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The Center for Native Grasslands Management




Title: Development of sustainable native wildflower and grass meadows for Maryland highway roadsides
Year: 2002
Author(s): Ugiansky, J. R., Englert, J., Kujawaski, J., Dusty, D.
Source Title: Proceedings of the Third Eastern Native Grass Symposium
Source Type: Proceedings
pages: 168-169
Original Publication:  
Abstract: A cooperative project with the Maryland State Highway Administration was initiated in 1999 to study the establishment and maintenance of native meadows compromised of diverse grasses and wildflowers native to Maryland. The establishment of these roadside meadows will increase species diversity, improve wildlife habitat, and reduce maintenance costs. Our objectives are to develop practical methods of establishing mixes of native wildflowers and grasses, taking into consideration time of year, seedbed preparation, equipment needed, and post-planting treatments. We will develop mixes using appropriate species of wildflowers and grasses to provide a primary matrix for cover and provide a sustainable wildflower display, as well as assess the suitability of currently underutilized but commercially available species of native wildflowers for use along highway roadsides. We will assess the maintenance that might be required to keep the meadow sustainable. From our results, we will develop standards and guidelines that may be used by Maryland State Highway Administration and others for seeding roadside wildflower mixes. Three mixes were used in the study; a tall mix, a short mix and a mix of underutilized species. Thirty-six establishment trial plots were seeding in June 2000, May 2001, and November 2001. The 9 treatments combined timing of seeding, planting method, and mulching. Twenty-four maintenance trail plots were seeded in May 2001 with plugs planted in July 2001. The 4 treatments including mowing, 4 oz./acre Plateau pre-emergent, 4 oz/acre Plateau post-emergent, and a control. Evaluations began in August 2001 and will continue into 2003. The majority of plots were very successful, with very few weeds. Seedling vigor and weed prevalence varied more with the site conditions and the timing of seeding than with the seeding method. Species prevalence did vary with the timing of seeding and the seeding method. As expected, some species were found to be intolerant of the 4 oz./acre pre-emergent Plateau, with many experiencing delayed germination and growth.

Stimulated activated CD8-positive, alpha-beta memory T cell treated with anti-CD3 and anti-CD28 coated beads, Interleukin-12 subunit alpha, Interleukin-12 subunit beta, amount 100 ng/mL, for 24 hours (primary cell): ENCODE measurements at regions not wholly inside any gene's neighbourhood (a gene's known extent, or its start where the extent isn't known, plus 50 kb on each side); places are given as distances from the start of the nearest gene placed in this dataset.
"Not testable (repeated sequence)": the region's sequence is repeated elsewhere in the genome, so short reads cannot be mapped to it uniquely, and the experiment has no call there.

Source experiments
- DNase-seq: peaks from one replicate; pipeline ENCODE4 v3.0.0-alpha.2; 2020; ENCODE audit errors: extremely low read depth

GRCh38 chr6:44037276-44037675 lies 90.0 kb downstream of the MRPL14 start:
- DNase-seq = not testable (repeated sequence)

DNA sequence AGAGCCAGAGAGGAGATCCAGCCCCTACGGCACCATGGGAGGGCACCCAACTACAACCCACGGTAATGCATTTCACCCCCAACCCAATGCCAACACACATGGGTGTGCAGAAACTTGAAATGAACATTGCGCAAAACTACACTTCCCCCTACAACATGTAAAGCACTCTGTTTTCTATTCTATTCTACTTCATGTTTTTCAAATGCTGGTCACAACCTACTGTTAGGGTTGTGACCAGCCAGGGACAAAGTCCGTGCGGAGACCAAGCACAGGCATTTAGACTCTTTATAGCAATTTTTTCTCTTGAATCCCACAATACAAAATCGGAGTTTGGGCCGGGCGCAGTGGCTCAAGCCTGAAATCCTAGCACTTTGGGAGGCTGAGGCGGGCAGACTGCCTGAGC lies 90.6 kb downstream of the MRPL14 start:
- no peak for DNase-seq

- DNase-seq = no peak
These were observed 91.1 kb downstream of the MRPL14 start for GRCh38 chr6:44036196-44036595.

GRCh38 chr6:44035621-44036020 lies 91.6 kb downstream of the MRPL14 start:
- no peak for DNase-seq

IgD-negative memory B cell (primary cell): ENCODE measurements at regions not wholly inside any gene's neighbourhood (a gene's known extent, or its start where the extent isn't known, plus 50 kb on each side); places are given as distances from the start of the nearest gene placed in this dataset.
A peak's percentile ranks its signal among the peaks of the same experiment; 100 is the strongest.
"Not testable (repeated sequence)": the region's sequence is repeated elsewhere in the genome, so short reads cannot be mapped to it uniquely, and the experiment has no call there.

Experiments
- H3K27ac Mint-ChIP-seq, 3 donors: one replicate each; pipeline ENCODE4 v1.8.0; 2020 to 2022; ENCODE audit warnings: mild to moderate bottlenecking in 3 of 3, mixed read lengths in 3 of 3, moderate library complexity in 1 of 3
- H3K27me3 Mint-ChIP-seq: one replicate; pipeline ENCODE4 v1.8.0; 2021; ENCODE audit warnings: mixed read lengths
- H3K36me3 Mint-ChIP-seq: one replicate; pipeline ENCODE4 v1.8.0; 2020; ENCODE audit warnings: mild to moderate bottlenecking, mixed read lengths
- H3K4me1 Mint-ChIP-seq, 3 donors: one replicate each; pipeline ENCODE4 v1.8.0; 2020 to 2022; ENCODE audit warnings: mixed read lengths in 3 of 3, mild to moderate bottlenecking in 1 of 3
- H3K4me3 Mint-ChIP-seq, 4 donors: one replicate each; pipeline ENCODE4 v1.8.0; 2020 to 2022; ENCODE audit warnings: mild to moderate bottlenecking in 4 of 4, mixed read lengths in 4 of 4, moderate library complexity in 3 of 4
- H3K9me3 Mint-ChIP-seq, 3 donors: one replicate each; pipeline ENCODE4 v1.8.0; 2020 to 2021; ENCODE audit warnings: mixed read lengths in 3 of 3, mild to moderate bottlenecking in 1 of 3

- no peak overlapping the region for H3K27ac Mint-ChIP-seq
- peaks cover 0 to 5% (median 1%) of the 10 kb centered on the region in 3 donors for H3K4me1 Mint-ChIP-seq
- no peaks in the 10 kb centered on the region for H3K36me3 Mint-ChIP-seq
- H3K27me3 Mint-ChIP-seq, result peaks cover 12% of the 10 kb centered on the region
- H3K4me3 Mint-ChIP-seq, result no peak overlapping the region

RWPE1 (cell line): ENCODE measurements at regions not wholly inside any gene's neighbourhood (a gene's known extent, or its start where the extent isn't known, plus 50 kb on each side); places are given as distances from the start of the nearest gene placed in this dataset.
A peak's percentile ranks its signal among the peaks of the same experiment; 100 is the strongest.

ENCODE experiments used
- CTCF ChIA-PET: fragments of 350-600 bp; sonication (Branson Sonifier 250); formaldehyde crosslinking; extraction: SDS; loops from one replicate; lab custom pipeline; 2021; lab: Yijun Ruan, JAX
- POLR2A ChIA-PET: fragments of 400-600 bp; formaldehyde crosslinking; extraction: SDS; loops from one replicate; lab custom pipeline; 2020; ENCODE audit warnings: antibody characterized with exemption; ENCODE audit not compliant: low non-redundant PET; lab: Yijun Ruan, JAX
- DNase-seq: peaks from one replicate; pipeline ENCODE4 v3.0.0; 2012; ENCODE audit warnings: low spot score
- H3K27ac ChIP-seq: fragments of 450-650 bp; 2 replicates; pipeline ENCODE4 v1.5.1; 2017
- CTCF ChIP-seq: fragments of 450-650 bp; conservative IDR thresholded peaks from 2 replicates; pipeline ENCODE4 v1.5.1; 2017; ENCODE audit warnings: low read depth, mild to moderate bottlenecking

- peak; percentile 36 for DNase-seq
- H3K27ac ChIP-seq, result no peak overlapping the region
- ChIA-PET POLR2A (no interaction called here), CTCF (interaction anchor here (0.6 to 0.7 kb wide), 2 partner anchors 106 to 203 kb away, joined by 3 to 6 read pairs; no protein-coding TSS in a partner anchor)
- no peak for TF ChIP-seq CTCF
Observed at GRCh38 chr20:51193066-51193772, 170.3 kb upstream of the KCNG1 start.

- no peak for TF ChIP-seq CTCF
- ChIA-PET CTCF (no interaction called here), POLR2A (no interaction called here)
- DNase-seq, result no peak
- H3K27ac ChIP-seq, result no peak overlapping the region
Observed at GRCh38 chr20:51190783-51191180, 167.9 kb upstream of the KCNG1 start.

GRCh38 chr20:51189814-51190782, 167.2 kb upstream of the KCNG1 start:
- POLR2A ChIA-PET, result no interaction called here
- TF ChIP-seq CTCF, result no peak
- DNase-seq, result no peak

Publisher: The North Carolina Botanical Garden, Chapel Hill, NC, October 1-3, 2002. Omnipress, Madison, WI
Editor(s): J. Randall
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